Americans are increasingly delaying medical care because they cannot afford it, according to a new Gallup poll.
Consumers don't know what health services or procedures cost, so they can't make informed decisions about where and whether they receive care. As it turns out, there are many ways for consumers to get pricing information. So if these tools exist, why don't consumers use them?
It's going to be a long time before insurers start seeing healthy consumers enroll in the health insurance exchanges, Aetna CEO Mark Bertolini said in an interview with CNBC.
The rise in plans sold on health insurance exchanges with high deductibles brings a new concern--consumers who postpone needed care because of the cost. Those decisions could mean the high-deductible health plans backfire on insurers and could lead to even more medical use and greater expenses in the future, The New York Times reported.
Insurers hoping to have the option of selling a new plan on the health insurance exchanges just got a boost for their cause: The so-called "copper plans" could reduce federal healthcare spending by $5.8 billion over the next 10 years, according to an analysis released Tuesday from Avalere Health.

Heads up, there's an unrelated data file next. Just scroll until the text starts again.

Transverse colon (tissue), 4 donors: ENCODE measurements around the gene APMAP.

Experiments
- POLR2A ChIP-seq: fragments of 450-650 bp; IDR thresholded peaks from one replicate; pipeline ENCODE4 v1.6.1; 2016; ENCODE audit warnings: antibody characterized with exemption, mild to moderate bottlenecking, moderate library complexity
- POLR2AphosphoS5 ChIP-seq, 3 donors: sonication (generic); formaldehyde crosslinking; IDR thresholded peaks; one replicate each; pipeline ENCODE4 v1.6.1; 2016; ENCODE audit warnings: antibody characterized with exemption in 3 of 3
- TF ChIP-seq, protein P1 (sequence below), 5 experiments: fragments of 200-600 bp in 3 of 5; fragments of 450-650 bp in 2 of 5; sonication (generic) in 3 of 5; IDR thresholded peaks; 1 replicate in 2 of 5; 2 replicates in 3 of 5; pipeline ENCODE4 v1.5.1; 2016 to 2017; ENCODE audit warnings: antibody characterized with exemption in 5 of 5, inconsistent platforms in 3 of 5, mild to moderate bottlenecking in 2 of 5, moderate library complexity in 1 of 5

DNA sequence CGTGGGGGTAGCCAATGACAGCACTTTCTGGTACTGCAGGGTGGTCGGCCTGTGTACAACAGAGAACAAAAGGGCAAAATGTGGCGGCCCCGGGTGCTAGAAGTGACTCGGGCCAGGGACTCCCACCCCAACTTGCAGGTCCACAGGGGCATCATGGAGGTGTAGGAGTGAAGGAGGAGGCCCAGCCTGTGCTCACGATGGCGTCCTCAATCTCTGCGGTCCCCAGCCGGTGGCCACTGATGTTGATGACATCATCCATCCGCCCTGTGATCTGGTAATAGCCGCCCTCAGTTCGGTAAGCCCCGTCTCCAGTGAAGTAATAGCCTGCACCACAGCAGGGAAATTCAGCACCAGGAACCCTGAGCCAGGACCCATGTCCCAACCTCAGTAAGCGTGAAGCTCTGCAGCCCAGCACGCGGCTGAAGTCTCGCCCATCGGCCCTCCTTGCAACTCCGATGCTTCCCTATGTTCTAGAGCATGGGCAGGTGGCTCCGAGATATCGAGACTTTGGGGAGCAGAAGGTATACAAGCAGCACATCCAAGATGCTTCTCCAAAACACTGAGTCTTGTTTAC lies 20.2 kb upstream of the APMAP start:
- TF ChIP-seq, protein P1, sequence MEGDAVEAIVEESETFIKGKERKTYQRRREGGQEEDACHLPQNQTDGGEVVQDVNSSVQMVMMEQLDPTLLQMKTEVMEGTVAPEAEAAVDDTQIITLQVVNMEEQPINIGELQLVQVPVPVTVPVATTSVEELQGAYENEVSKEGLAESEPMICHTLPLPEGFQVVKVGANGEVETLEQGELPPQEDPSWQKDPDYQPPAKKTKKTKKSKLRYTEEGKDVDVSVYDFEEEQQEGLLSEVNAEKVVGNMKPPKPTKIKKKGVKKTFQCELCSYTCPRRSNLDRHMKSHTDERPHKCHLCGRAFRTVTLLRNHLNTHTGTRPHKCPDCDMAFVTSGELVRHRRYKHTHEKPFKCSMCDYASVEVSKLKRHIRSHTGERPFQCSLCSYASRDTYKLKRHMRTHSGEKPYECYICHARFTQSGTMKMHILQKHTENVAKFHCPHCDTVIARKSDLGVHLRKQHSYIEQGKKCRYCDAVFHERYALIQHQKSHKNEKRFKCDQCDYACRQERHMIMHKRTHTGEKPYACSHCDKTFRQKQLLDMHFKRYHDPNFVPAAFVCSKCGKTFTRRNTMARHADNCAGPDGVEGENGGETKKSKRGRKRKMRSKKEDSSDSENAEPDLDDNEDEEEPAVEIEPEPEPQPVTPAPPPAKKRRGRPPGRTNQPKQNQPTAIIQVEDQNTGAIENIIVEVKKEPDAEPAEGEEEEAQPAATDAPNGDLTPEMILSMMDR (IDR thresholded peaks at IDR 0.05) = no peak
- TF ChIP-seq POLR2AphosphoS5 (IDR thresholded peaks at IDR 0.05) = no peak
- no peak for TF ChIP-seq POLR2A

The overall satisfaction rate among consumer-driven health plan enrollees is on the rise, but on the way down among those in traditional managed care plans, according to the latest research from the Employee Benefit Research Institute.
Health savings accounts, including high-deductible plans, have proved quite popular as almost 17.4 million people now have this type of coverage, according to a new census released by America's Health Insurance Plans.
Despite the increased use of high-deductible plans and health savings accounts--47 percent of employers offer HDHPs and 42 percent offer HSAs--consumers still know very little about these types of policies, according to a new survey from Alegeus Technologies.
By applying value-based insurance design to high-deductible health plans, insurers can better aid patients with chronic conditions while also reducing costs, according to a new report released today from the University of Michigan Center for Value-Based Insurance Design and Harvard University Medical School.